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Once you have decided to work abroad, it can be daunting on where to start. It is not always easy to find the right opportunity, especially if you are looking in a region you may have never lived in. However, like every other type of job search, this takes some planning and strategy. While you might be ready to leave tomorrow, the truth is finding suitable employment can take a while, especially if you are an established professional. Unlike a new, college graduate, you may have a work history you’ve created in your field and a standard of living you’d probably like to maintain.
If you’re ready to get serious about your life abroad, here are some strategies to help you find an expat job.
Use Your Professional Membership Organizations
Professional associations are a smart way to understand what is happening in your field domestically and abroad. You should be part of these groups, regardless of your global dreams, because networking can keep you connected to both trends and opportunities in your field. They can help raise your professional visibility and make it a bit easier as you are developing your career. As a member, you often have access to employment job listings that are pertinent to those who are in your industry.
In addition, if you are part of a regional or national chapter domestically, you may want to find out if an international chapter exists. If that’s the case, you might be able to join that group. Not only would that provide exposure to more opportunity, but it can help with professional development as you start to learn more about global trends in your field. That can only make you more marketable as you start to put together your resume or CV for an international audience.
Request a Job Transfer
Sometimes, the easiest route is to request or apply as an internal candidate for a position in your company for another location. This opportunity is best suited for those who have companies with an international presence or are in the plans of expanding. No doubt, this requires conversations with your supervisors about how realistic (and easy) the process might be. You may want to consider learning as much as you can about the other locations so that you can figure out if it’s a good fit for you.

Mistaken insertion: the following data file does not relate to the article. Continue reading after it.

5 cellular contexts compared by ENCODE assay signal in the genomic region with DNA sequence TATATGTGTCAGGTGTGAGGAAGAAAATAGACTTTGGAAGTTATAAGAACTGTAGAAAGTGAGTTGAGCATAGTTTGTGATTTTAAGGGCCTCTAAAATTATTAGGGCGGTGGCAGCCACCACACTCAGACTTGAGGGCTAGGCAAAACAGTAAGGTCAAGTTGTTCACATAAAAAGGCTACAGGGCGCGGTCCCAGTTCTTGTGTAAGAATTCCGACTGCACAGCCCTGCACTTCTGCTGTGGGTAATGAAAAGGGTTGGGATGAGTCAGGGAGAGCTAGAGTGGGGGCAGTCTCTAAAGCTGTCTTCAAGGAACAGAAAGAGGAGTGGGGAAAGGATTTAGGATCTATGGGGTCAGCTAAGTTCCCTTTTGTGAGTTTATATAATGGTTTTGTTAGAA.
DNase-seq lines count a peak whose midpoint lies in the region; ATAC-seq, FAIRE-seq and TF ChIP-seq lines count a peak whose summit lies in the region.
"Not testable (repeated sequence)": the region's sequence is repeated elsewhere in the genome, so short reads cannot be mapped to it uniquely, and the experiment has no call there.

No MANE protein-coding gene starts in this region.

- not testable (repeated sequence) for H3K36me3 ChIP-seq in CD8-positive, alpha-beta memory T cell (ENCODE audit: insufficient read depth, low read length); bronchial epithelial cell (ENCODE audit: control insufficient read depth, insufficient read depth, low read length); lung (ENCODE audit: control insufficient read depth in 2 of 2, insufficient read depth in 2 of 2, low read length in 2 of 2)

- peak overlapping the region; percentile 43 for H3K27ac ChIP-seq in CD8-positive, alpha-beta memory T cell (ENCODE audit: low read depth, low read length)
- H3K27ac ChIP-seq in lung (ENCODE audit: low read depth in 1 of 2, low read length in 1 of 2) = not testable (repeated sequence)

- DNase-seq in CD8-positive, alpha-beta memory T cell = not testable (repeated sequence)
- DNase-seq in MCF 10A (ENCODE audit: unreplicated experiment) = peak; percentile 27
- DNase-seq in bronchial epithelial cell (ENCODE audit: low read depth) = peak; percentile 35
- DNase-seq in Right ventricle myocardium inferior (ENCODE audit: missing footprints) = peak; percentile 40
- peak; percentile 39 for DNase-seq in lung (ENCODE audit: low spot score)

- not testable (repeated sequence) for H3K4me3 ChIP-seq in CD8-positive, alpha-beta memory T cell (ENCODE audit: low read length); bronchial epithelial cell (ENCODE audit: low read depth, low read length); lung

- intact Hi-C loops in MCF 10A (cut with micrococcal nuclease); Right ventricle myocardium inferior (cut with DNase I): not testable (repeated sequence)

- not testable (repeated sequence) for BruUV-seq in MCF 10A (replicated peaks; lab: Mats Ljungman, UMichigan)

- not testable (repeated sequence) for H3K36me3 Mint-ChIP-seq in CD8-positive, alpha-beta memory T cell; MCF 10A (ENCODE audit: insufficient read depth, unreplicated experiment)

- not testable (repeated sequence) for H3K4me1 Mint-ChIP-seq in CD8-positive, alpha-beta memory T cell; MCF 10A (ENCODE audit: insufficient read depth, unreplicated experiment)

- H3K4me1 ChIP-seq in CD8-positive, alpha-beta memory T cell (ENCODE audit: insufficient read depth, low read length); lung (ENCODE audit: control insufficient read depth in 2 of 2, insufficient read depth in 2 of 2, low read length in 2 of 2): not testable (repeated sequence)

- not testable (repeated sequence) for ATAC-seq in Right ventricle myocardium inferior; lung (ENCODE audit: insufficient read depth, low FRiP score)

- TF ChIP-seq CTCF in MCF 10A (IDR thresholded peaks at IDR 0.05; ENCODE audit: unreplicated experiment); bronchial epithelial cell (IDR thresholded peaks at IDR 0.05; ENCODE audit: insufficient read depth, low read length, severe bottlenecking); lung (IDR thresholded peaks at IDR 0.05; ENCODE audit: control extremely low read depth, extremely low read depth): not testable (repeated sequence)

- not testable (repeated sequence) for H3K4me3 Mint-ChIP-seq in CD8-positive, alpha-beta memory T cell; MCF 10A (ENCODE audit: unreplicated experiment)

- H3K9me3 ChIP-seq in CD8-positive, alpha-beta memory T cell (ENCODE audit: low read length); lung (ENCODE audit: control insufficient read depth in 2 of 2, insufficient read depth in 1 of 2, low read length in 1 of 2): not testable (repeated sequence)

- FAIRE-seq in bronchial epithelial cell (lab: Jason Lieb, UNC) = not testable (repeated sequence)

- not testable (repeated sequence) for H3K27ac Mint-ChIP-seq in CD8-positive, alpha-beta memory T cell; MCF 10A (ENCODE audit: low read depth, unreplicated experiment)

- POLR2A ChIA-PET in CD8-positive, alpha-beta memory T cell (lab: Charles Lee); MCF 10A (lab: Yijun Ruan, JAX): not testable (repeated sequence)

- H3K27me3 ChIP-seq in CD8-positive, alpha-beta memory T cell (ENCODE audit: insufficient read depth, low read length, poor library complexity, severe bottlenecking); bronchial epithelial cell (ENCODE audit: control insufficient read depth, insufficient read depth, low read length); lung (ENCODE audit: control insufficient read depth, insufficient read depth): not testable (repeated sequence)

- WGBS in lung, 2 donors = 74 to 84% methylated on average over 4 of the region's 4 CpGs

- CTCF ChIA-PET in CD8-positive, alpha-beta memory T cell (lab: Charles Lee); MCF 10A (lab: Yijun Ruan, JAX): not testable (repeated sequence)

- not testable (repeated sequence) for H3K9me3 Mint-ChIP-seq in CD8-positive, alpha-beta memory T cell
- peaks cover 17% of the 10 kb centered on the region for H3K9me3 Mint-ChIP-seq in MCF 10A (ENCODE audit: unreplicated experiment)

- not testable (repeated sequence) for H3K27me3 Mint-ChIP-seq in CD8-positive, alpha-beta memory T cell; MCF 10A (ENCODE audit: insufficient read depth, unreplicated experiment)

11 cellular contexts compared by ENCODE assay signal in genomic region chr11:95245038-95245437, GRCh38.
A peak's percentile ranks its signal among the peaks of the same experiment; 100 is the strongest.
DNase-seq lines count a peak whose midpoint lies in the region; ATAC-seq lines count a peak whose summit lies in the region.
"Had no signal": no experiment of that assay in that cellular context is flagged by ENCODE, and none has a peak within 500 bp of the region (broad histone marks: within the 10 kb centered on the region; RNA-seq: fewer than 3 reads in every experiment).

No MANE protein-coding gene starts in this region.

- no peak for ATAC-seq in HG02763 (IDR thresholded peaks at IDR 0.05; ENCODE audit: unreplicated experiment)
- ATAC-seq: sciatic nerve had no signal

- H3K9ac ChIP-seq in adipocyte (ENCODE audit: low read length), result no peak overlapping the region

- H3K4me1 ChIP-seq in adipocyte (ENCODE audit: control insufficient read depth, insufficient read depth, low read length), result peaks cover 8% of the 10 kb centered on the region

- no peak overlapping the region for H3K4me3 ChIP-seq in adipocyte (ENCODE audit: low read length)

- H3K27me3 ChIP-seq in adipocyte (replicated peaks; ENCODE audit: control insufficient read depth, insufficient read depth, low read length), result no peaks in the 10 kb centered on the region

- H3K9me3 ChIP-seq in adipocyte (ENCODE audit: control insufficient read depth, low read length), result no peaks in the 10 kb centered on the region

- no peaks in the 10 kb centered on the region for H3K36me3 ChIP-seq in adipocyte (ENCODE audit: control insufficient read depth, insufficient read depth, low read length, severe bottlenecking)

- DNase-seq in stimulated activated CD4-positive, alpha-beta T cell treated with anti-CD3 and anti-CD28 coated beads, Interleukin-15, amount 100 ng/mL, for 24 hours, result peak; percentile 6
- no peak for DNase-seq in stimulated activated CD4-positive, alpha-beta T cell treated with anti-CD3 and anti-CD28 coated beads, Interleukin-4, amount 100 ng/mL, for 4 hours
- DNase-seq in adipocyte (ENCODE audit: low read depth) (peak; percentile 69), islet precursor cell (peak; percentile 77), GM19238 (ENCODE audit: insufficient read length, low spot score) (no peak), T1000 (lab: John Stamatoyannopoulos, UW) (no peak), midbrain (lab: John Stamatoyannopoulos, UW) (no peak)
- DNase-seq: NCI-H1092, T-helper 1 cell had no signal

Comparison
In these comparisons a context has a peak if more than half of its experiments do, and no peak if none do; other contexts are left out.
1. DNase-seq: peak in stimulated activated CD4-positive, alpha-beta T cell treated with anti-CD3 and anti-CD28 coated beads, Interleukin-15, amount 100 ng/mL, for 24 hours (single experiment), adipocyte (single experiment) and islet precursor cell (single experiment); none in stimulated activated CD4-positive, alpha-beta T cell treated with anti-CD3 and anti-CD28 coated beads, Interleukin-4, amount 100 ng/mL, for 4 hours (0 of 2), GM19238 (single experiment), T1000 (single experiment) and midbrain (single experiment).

Another option is to flip your current position into an internationally based one. This will definitely require a conversation with management/leadership — especially surrounding adjacent issues.
Find A Recruiter
If you don’t know where to start, it might be worth it to find a professional to help. Recruiters are in the business of helping employers and future employees make a match. However, if you are using a recruiter, you need to be clear on what you are looking for. They aren’t there to career counsel you but instead find a fit for their openings.
That said, you might want to work with a recruiter that has familiarity in the region you are looking for. They can tell you some of the cultural nuances of the job applying in a certain country, what requirements you may need to meet or even how to get your CV in the right cultural context. This doesn’t mean you can’t work with a recruiter in your own country but it helps to have someone who truly knows the market in the place you are trying to go.
Engage on Social Media
Since I’ve mentioned Linkedin, this is a good time to bring up social media, overall. Given the amount of time that we spend on it these days, it shouldn’t be surprising that it can be a wealth of resources when it comes to the job search. With Linkedin, you can conduct job searches based in your ideal locale, research companies and reach out to hiring managers. You can also engage in conversation with hiring managers and recruiters on Twitter. There are a number of people who give advice to job seekers on Tik Tok and you just might find the individual who is hiring or has information on the region you’re interested in. Meanwhile, Facebook has quite a few regional expat groups where you may want to ask questions about employment opportunities. Find the platform you’re most comfortable with and use them to engage with those who are hiring in your industry.
Localize Your Search
If you have zeroed in on where you want to go, apply for opportunities in that region. In other words, apply directly to companies. This makes some extra effort because you need to get a sense of how opportunities are shared. While LinkedIn, Glassdoor and Indeed might be good places to start, understand that many places have regional search engines as well. In addition, your access might be limited if you don’t speak the local language.
You may want to consider companies with a multinational presence. Often, their websites will have postings for global openings. Those listings generally make it clear if they are accepting international based clients or must be a domestic/local hire. You will have to make it clear that you are currently internationally based.
Use FlexJobs & Go Remote
Unsurprisingly, interest in remote work is on the rise. Not only does this allow for flexibility, but the right opportunity makes it easier to consider even more countries to relocate to. The truth is the pandemic already sped up what many of us were thinking. In order for the right opportunities, you want to use job boards that are focused specifically on remote work.
If you are not opposed to paying some money, you might want to consider using FlexJobs. Considering the company started with an emphasis on remote & hybrid jobs for professionals who were looking for beyond freelance gigs, this might be the site for you. In addition, all of the opportunities are hand screened and curated before they are posted to the site to avoid scams. And you can run a search for international opportunities.
With some time and a lot of patience, combine these tips and you might find the opportunity that is the right match for you.